THE Saturday deluge in Penang is a signal that something is not right with the way we are treating the environment. This is not the only time we have been so warned.
Pendang in Kedah was similarly warned when a “mini-tornado” blew off rooftops in October 2014. Rare water-spouts had also been spotted in Kedah and Penang, giving a whole new meaning to the word “rare”.
Over the last 50 years or so, the sea temperatures have increased and climate experts say the rate is accelerating. This is not a phenomenon peculiar to Penang, but a global trend. The United States National Aeronautics and Space Administration (Nasa)’s statistics support this. Nasa’s data collected over 134 years show that all but one of the 16 hottest years have occurred since 2000. The hurricanes occur so frequently that weathermen are not able to name them fast enough.
If climate change deniers want proof, all they have to do is to see the pathetic state Antarctica is in today. Since 2002, the southernmost point of the earth has been losing about 134 billion metric tons of ice per year. Scientists warn that if we continue with our carbon footprint, sea levels could rise several metres in the next 50 to 150 years, swallowing several islands.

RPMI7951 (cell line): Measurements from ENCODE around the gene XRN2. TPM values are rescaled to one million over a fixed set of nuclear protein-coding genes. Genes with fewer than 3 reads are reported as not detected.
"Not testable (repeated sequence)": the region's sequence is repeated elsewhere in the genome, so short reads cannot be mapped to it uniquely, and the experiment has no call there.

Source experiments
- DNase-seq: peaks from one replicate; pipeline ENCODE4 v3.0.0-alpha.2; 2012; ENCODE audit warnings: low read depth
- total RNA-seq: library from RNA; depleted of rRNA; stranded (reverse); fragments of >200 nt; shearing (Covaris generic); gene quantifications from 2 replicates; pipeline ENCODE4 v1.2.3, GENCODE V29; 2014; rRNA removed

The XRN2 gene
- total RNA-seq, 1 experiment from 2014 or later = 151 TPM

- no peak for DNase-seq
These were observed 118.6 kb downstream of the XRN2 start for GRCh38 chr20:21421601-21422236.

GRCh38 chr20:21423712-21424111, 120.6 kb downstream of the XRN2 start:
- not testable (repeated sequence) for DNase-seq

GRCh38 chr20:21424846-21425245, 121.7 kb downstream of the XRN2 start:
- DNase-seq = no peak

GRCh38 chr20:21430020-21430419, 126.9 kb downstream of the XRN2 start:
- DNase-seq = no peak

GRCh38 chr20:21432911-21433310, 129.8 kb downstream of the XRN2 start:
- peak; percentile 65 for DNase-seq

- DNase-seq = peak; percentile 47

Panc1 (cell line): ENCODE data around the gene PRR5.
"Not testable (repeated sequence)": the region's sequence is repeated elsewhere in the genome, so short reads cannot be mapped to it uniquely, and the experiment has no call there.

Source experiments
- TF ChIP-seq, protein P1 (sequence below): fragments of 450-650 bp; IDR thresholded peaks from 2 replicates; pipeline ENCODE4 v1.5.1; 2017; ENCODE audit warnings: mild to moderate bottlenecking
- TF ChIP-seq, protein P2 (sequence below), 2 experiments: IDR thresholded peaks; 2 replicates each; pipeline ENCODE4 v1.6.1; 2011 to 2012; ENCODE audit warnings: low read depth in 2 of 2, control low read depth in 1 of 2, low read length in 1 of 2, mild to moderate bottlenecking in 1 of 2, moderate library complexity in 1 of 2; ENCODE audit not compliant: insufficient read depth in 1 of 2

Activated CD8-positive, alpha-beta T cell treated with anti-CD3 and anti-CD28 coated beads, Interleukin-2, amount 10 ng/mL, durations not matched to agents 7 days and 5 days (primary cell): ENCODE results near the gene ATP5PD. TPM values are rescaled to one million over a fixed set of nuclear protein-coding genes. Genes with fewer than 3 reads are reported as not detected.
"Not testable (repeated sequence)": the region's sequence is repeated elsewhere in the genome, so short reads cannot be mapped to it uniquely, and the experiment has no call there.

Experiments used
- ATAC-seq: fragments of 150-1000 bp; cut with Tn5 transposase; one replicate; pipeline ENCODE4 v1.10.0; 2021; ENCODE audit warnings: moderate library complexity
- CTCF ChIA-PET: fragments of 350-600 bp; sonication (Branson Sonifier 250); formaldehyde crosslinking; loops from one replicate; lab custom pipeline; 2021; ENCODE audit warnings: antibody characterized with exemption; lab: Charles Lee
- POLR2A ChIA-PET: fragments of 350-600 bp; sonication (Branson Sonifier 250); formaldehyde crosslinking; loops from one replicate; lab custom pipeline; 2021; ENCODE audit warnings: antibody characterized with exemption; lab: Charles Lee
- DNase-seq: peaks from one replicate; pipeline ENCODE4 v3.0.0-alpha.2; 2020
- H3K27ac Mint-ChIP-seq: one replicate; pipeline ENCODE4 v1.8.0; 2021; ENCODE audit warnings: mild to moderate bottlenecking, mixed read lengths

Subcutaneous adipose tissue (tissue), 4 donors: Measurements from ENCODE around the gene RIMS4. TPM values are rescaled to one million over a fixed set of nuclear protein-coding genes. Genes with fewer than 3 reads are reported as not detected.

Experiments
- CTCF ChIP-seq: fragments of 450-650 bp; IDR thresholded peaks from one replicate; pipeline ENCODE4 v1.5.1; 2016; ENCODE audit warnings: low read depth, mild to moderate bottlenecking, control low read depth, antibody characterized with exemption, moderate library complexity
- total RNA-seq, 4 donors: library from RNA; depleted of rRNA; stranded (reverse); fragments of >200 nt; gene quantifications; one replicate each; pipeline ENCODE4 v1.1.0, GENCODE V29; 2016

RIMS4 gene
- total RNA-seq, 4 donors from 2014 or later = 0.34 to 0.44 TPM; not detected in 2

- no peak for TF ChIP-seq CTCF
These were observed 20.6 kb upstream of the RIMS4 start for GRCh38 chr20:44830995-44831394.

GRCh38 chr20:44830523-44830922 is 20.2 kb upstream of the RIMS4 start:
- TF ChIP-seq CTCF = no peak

Why are we not taking heed of these signs? Climate change deniers may have put wool over our eyes, but there is ample evidence now.
Added to Nasa’s data is the authoritative voice of the US National Academies of Science, Engineering, and Medicine, which went on record last year stating that it is now possible to confidently attribute certain weather events directly to climate change.
There is only one way we can decelerate climate change, and, that is, we must change the way we have been doing things. Development at the expense of the environment must be halted immediately. The state and federal authorities have the power and they must enforce it without fear or favour.
But, that still leaves a wide gap in the climate change equation, and, that is, us — the you and I. Like charity, arresting climate change begins at home. Lighting and air-conditioning account for almost half of home energy use, and this is where we need to start. There are some seven million households in Malaysia, and, if each household makes its home energy-efficient, there will be enormous savings in terms of ringgit and carbon footprint.
Our cars, too, are big carbon emitters. The less we use them the better. One study estimates that one car less can save three tons of CO2 emission per year. Multiply that by two cars per family (which is the safe national average), and you get pretty good savings of carbon footprint. Light Rail Transport and Mass Rapid Transport or electric-powered taxis are good alternatives. For the long-term though, we must build walkable smart cities and towns that require less-to-no driving.
For climate to stop changing, we need to start changing — the way we do things, that is.